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Happiness around the world

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Happiness around the world

The paradox of happy peasants and miserable millionaires

Oxford UP,

15 min read
10 take-aways
Audio & text

What's inside?

The Beatles sang, “Money can’t buy me love,” but can it buy happiness? And if it can, does it take credit cards?

Editorial Rating



  • Innovative


Money can’t buy happiness, or so your parents used to say. But if money doesn’t make you joyful, what does? In her astute, rigorously researched book, public policy scholar Carol Graham evaluates the components of happiness across countries, socioeconomic groups and cultures to tease out what “well-being” means, at least statistically speaking. Using extensive surveys in Latin America, Central Asia and Afghanistan, and existing data on happiness in the developed world, Graham posits that, despite varying levels of wealth, people and nations share fundamentally similar characteristics when it comes to being content. She examines how happiness measures can guide policy makers and notes the pitfalls involved. Be prepared, though, to brush up on your statistics and get reacquainted with z-scores and Gini coefficients. The book relies heavily on statistical analysis and calculations, but Graham manages to surface from the data occasionally to provide conclusions in lay language. getAbstract finds her work of value to economists, psychologists, policy makers and all those who just want to get happy.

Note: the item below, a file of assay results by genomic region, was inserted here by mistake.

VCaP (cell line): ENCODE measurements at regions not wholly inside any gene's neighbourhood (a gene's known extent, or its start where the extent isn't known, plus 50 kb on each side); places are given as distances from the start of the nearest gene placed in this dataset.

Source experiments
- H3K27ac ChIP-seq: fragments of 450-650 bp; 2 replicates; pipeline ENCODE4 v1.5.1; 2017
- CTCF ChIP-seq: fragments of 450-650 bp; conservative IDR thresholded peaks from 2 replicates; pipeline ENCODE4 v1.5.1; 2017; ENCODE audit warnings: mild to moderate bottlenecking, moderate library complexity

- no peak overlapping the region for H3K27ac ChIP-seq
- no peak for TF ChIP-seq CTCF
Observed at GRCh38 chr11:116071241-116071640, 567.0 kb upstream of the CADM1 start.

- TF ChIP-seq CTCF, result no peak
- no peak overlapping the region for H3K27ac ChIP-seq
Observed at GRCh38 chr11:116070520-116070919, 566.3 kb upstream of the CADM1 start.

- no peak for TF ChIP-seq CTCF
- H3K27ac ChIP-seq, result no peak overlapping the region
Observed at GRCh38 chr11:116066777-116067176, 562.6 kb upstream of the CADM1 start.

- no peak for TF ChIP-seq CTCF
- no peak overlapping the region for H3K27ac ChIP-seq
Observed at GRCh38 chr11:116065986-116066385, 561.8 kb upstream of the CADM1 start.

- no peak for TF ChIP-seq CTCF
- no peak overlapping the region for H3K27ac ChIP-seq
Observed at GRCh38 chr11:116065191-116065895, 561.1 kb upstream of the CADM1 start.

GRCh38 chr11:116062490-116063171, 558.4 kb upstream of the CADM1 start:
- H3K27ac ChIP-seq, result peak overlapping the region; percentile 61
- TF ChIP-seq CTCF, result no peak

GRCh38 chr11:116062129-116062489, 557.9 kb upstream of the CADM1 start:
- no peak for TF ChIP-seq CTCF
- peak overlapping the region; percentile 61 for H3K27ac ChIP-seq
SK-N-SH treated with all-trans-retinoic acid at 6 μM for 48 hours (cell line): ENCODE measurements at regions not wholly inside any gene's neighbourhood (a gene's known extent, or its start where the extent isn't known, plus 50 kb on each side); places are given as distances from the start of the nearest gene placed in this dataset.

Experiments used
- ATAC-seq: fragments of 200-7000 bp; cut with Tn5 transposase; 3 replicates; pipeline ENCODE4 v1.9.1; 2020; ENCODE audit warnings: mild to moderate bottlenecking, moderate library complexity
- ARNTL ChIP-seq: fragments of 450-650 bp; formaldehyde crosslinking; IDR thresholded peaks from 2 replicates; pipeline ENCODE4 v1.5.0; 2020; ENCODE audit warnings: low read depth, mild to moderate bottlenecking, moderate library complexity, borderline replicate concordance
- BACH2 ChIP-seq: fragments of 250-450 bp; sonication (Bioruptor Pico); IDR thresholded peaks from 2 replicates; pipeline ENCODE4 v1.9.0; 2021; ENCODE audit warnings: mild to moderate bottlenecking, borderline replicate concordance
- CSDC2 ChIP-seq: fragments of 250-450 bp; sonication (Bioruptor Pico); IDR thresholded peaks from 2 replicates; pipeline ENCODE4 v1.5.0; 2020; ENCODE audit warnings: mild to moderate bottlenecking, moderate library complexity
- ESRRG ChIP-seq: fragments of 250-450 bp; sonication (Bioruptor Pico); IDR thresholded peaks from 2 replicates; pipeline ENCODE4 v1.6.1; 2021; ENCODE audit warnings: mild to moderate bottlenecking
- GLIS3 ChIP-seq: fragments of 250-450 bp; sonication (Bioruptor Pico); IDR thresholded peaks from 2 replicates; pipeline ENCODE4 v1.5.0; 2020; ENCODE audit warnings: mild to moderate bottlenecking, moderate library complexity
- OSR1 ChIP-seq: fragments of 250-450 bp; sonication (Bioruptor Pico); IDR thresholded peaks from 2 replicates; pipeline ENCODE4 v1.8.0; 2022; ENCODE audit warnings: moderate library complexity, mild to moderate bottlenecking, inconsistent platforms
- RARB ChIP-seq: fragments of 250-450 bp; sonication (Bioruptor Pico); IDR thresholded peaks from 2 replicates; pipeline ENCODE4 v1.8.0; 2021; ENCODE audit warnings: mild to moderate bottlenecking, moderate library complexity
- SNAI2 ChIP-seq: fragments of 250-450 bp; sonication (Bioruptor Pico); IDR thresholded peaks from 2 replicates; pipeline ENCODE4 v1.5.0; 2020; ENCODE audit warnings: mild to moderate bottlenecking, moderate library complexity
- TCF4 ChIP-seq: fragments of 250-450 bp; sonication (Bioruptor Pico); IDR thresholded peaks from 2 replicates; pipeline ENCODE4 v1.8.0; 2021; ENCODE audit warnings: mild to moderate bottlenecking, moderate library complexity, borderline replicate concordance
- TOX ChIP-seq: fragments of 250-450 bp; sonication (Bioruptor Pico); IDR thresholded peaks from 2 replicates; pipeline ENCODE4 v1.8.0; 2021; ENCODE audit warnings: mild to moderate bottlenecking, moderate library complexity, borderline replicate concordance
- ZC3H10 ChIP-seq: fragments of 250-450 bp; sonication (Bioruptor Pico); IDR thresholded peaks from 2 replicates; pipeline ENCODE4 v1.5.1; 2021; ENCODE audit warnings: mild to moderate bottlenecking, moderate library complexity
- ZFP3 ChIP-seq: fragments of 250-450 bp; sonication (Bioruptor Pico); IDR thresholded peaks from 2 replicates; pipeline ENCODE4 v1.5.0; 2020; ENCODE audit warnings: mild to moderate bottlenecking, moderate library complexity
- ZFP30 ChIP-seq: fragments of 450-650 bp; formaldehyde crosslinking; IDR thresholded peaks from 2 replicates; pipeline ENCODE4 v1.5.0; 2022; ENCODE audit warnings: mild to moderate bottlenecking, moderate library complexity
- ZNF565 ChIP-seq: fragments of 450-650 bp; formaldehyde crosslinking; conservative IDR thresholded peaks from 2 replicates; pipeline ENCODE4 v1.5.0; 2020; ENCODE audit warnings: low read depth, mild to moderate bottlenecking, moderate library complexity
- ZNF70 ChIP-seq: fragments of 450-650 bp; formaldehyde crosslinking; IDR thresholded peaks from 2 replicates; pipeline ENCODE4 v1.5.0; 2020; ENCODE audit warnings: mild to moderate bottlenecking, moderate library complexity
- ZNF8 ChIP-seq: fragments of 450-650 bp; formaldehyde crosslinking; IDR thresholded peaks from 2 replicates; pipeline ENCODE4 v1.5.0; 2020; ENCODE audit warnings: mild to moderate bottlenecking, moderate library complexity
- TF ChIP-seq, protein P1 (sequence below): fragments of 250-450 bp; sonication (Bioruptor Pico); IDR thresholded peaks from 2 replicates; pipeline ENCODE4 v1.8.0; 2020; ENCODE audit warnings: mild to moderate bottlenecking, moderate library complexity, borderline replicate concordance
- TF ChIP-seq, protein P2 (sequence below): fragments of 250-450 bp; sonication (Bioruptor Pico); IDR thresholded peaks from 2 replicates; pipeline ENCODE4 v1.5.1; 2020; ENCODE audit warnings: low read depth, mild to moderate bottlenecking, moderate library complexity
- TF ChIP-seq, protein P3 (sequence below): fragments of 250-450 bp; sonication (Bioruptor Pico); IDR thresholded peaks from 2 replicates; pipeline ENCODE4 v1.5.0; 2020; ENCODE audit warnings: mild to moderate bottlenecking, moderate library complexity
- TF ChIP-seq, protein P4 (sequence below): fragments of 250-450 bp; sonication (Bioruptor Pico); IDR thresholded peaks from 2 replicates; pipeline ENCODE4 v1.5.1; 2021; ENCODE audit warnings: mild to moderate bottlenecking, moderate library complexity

“Happiness Economics”

For centuries, great minds have tried to answer the question: “What makes people happy?” Today, economists are teaming up with psychologists to define and measure joy. They set out to determine if applying happiness measures to public policy and economics could improve life for people around the world. New “analytical and research tools” now enable an objective evaluation of a highly subjective topic, “the study of happiness.”

As the field of economics became increasingly analytical, it began to see earnings as a symbol for human welfare. The concept of “maximizing utility” (getting the most use from goods or services) came to depend on income measures, but money isn’t always the best indicator of what people want. For example, some people choose less remunerative work that is more satisfying and feel quite content. Modern happiness economics broadens the definition of “utility.” It measures social groupings, demographics, employment status, political environments, economic resources and the availability of public services to amass a comprehensive picture of what constitutes contentment in a country. These measurements facilitate global comparisons...

About the Author

Carol Graham, a Senior Fellow at the Brookings Institution and a professor at the University of Maryland, served in advisory roles at the International Money Fund.

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